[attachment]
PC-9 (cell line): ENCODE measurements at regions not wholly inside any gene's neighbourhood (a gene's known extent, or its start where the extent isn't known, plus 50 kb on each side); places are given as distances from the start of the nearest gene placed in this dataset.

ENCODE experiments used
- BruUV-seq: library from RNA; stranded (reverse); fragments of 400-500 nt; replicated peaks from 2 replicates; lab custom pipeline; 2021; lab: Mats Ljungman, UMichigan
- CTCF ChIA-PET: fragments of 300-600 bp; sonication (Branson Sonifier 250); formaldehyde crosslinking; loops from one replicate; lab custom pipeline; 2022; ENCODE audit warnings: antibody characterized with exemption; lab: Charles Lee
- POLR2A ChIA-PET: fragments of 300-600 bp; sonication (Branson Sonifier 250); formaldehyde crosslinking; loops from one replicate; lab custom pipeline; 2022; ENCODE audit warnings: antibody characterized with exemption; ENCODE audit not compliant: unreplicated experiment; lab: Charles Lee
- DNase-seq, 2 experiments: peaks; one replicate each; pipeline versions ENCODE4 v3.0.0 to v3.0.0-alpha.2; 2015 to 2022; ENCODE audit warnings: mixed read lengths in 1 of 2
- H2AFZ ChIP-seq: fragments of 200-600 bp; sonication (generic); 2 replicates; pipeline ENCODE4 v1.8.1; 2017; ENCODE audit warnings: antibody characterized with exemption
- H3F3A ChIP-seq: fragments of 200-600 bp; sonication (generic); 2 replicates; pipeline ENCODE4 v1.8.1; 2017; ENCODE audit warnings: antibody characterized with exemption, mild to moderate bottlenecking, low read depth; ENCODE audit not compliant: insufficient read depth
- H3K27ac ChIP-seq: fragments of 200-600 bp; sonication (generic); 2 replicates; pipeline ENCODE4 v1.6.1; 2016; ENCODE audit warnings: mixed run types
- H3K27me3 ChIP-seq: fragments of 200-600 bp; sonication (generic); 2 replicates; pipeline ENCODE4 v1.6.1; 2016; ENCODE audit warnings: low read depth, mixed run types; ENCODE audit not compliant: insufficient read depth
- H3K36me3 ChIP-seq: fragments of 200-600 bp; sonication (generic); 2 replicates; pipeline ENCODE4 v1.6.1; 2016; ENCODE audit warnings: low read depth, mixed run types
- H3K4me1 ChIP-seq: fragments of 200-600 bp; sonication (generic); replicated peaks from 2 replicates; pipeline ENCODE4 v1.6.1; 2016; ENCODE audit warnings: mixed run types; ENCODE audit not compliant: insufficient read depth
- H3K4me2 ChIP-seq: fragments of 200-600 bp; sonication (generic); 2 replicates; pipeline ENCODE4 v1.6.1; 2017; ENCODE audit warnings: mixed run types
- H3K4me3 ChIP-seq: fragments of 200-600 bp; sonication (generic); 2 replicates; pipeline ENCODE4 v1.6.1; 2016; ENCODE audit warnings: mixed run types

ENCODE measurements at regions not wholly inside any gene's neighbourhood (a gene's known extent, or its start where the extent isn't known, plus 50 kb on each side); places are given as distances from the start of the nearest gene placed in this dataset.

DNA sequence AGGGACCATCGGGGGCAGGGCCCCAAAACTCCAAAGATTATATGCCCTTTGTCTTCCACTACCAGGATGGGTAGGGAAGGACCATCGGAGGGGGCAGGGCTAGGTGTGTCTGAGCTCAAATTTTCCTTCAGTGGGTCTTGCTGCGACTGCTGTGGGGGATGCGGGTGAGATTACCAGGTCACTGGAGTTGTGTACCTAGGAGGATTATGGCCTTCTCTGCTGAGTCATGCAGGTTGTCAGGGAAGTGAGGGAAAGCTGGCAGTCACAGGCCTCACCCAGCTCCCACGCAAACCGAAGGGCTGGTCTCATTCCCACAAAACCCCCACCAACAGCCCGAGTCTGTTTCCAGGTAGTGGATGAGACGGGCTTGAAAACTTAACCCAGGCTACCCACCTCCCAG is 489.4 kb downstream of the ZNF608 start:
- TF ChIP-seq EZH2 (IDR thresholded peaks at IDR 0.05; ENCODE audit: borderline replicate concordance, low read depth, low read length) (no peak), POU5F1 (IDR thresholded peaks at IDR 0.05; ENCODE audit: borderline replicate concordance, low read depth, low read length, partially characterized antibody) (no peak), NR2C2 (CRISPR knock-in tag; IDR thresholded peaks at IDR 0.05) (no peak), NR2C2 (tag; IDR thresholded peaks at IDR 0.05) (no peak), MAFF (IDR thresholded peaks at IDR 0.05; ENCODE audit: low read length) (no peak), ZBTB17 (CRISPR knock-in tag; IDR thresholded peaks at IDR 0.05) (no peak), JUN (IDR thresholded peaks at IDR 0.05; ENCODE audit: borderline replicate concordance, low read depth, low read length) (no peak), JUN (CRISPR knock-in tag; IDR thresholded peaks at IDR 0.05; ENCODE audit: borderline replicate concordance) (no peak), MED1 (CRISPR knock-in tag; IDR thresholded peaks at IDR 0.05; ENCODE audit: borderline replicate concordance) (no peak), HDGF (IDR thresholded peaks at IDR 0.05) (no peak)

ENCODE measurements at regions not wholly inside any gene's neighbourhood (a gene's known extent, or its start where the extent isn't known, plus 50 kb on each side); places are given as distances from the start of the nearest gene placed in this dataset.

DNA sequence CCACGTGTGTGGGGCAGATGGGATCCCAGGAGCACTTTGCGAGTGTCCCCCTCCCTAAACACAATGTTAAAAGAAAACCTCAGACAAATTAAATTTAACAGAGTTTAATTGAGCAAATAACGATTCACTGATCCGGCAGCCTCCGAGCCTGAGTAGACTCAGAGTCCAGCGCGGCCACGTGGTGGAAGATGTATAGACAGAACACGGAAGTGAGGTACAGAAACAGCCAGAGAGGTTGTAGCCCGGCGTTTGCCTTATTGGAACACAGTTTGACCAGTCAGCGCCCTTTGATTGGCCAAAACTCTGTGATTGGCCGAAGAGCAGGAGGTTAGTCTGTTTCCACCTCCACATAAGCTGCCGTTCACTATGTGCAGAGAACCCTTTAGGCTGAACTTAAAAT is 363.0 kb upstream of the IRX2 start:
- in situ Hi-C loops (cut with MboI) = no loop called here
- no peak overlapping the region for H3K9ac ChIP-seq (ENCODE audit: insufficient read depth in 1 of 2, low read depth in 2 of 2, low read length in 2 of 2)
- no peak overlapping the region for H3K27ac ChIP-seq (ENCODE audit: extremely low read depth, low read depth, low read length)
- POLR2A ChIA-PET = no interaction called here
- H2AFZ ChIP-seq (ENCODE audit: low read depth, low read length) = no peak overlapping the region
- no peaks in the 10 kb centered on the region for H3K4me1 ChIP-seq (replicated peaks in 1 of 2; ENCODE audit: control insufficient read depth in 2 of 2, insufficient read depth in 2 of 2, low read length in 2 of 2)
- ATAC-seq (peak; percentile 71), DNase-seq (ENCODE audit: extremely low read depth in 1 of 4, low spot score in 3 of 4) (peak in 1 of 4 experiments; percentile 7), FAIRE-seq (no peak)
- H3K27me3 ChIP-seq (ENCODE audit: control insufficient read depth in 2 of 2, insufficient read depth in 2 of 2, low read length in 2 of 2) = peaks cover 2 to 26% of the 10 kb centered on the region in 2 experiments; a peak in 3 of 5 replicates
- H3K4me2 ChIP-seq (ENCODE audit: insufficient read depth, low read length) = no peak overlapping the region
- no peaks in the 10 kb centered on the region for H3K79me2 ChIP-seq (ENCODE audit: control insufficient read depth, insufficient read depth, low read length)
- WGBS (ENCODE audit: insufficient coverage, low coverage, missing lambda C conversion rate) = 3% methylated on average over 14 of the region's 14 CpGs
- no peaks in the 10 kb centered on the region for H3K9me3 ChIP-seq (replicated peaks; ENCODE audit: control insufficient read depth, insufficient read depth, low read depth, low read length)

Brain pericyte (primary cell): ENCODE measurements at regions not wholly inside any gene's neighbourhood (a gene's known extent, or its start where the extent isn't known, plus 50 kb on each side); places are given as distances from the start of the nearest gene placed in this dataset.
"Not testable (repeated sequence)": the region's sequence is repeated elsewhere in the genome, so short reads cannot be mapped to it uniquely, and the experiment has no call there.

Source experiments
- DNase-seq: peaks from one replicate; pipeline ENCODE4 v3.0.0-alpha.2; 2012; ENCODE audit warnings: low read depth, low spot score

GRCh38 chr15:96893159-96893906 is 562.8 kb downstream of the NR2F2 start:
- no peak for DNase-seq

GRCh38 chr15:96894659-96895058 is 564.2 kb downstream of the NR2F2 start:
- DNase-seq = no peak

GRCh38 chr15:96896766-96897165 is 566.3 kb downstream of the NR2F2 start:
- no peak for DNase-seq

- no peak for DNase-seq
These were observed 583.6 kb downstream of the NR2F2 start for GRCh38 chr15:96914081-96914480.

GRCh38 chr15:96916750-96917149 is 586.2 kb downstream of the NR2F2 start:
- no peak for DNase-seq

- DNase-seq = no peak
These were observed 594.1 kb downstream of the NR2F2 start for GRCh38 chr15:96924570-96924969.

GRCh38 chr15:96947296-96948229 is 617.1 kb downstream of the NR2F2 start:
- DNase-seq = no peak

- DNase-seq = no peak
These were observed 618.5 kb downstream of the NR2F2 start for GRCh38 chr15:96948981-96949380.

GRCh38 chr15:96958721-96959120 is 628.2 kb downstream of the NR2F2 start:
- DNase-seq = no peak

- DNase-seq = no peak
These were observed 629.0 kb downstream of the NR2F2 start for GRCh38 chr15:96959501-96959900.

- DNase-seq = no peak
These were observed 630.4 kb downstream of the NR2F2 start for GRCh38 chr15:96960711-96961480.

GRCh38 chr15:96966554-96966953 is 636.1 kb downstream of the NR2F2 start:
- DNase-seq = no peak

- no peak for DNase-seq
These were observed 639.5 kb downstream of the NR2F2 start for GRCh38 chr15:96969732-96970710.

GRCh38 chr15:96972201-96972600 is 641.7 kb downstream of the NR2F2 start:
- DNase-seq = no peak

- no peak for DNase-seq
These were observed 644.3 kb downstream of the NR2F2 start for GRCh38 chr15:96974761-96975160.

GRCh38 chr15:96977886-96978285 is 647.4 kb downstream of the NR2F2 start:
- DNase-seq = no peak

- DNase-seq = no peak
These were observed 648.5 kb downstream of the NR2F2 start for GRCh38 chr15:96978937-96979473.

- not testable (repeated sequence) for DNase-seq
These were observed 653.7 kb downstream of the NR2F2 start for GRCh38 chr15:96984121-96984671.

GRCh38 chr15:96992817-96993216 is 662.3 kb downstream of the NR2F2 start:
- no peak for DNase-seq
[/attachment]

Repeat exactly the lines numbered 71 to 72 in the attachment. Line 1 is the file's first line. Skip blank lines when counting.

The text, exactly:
These were observed 653.7 kb downstream of the NR2F2 start for GRCh38 chr15:96984121-96984671.

GRCh38 chr15:96992817-96993216 is 662.3 kb downstream of the NR2F2 start: